When Aviation Consumer reported on new aircraft warranties in the late 1970s, we found that warranties for cars, refrigerators and Zippo lighters bettered what airplane manufacturers offered by a huge margin. At the time, an inexpensive car was around $5000 and an entry-level personal aircraft was around $50,000. Thankfully, warranty administration on today’s new aircraft is much improved, but you’ll pay for it. As we report in the pre-owned aircraft sales article on page 8 of this issue, it’s now possible to get a short, but generous factory warranty even on a used aircraft. Ah, the beauty of quality control and inflated prices.
Back in 1977, the longest warranty most manufacturers could afford to offer on a new aircraft was six months with no hourly limit. There were a few market exceptions, including the newly introduced Meyers 200, which came with a one-year warranty. It’s easy to understand the gripe an owner of a $300,000 aircraft had when left stranded because his new cabin-class twin broke down far from home base. Meanwhile, car makers like American Motors were picking up the hotel and bar tabs for owners waiting for repairs on a $5000 Pacer.
While poring over Cirrus’ extended “pre-flown” warranty for its certified pre-owned aircraft, Senior Editor Rick Durden reminded me how careful aircraft makers were (and still are) to not land themselves in court over written warranty issues. In the delicate environment of questionable warranty reimbursement, consistency is key. If an owner knew someone or some magic word, it wasn’t unheard of for manufacturers to slide them additional coverage or extend coverage for a lapsed warranty. When that cat gets out of the bag, it’s an ugly situation for both dealers and the manufacturer. I’ve witnessed this while working on the shop level and in a day of Internet-based owner groups, it’s a slippery slope. One under-the-table exception can cost millions.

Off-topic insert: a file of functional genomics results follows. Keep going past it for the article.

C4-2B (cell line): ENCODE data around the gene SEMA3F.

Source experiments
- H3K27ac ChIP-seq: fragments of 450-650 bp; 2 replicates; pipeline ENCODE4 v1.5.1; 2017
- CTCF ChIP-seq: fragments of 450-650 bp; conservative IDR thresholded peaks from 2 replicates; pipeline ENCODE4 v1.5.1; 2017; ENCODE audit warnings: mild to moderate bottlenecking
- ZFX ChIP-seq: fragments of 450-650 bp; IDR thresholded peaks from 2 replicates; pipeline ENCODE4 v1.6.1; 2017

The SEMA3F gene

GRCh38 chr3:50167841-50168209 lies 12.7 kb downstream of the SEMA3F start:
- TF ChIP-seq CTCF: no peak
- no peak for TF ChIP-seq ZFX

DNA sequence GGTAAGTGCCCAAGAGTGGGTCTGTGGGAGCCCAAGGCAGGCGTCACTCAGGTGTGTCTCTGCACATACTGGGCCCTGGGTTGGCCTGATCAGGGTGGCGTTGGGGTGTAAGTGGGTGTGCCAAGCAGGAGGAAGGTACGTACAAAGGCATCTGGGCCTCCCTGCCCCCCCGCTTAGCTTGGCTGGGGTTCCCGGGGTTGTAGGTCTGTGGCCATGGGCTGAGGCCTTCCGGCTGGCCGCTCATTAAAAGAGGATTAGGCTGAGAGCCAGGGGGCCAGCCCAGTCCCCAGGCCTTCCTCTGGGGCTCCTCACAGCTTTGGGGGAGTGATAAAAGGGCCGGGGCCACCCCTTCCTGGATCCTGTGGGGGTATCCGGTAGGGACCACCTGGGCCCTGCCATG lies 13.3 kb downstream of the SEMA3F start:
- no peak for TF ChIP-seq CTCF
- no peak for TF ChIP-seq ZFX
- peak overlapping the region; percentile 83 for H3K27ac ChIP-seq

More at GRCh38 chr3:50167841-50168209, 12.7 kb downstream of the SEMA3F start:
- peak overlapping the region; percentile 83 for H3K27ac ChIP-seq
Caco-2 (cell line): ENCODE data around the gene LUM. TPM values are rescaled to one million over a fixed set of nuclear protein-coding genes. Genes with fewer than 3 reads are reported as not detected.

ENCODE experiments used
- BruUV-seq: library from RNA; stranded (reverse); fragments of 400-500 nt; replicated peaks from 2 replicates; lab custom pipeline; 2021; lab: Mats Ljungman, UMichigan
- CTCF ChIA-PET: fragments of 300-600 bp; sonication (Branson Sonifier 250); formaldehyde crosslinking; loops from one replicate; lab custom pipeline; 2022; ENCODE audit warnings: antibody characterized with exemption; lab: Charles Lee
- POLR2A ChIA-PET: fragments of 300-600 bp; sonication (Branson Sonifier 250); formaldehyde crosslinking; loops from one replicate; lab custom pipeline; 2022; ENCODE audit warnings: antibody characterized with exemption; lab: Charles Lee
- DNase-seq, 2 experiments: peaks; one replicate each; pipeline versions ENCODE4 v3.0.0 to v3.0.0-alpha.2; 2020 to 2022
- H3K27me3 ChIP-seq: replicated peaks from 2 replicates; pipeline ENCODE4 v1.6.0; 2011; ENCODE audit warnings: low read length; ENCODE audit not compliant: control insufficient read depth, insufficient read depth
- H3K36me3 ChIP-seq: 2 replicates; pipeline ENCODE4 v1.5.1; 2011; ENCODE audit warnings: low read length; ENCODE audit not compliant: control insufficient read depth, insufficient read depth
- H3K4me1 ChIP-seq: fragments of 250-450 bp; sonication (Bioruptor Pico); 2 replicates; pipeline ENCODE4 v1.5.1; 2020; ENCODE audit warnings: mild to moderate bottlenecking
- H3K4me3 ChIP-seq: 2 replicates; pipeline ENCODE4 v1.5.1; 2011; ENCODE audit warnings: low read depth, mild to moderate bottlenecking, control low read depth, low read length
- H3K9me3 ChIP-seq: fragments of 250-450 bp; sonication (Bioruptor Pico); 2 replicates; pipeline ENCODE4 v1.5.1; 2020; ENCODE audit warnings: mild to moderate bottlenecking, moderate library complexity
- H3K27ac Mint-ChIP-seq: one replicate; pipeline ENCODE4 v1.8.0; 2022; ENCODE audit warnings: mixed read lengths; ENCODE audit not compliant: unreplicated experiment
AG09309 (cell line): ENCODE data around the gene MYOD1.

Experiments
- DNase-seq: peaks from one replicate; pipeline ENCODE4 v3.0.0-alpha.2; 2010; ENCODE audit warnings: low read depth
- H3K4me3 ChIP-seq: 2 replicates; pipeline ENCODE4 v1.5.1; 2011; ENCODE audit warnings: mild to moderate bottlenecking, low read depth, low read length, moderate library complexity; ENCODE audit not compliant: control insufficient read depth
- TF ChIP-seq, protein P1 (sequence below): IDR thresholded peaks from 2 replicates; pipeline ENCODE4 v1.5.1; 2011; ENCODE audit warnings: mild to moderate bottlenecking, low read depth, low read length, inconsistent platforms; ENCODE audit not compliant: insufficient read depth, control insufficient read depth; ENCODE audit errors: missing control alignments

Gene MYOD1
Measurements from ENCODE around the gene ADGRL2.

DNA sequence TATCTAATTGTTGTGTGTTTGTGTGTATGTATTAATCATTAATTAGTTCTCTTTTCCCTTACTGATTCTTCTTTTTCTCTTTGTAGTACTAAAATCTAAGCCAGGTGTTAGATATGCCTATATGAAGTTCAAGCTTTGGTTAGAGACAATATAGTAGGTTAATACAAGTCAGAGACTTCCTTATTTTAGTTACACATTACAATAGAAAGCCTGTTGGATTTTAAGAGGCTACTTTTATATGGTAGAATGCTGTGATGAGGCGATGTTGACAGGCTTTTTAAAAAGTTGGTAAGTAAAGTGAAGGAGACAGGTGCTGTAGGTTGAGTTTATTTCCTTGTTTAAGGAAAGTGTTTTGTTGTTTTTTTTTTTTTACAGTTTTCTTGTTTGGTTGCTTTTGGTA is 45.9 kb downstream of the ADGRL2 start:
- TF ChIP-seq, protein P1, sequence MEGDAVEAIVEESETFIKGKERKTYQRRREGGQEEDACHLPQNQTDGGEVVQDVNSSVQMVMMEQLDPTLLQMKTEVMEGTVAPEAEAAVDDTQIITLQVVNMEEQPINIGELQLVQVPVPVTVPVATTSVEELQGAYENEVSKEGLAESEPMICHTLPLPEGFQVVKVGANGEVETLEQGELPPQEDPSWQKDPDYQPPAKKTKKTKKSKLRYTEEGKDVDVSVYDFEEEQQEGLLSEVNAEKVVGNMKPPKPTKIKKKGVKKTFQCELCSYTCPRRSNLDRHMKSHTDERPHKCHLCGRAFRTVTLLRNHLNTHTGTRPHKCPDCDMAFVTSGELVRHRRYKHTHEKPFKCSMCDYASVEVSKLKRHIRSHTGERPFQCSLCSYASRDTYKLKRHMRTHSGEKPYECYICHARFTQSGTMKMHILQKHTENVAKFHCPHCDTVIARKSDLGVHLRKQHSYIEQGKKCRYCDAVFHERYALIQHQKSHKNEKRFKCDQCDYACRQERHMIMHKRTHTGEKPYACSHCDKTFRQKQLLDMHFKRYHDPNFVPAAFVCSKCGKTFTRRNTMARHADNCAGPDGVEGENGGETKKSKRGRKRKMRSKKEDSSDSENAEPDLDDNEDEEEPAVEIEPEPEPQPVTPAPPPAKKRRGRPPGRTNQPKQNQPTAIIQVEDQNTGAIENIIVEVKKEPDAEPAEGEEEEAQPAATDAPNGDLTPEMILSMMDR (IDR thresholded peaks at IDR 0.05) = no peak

I watched as Cirrus stood its ground last year when the second owner of a first-gen SR22 dealt with damage to the internal composite structure around a fuel tank. This must have been a manufacturing or assembly defect, the owner argued, and expected Cirrus to pick up the tab some 13 years later. Cirrus basically told Jos, “no way,” but when the owner wouldn’t back down, Cirrus sent a representative to comb through the aircraft maintenance logs. I stood over his shoulder as the rep looked at every single maintenance entry, of which most—but not all—were accomplished by Cirrus service centers. If there were never any hands or tools inside of the subject wing area which could have cracked the composite structure, my sense was that Cirrus might step up and offer something for the $5000-plus repair invoice. But all bets were off when a log entry revealed a fuel sender swap early in the aircraft’s life. It directly attaches to the area of the damaged structure. After tossing the log on the table, the Cirrus rep graciously offered to buy lunch.
Speaking of quality control, a member of the Cessna Advanced Aircraft Club (CAAC) reached out to me regarding a warranty dispute owners are having involving the fleet of Cessna Corvalis models. The cracking window paint issue on these aircraft is clearly cosmetic and not a structural one, but CAAC believed, based on communication from Cessna a few years ago, it would be corrected under warranty. That hasn’t happened yet and CAAC says Cessna has ceased communications on the matter. Textron communications manager Nikki Rieman told us Textron Aviation is aware of customers experiencing issues with the paint around the windows on the Corvalis and related models and is working diligently to find the best solution to support the aircraft. In the bad old days of aircraft warranties, cosmetic complaints on an out-of-warranty aircraft might not get past a manufacturer’s switchboard operator. —Larry Anglisano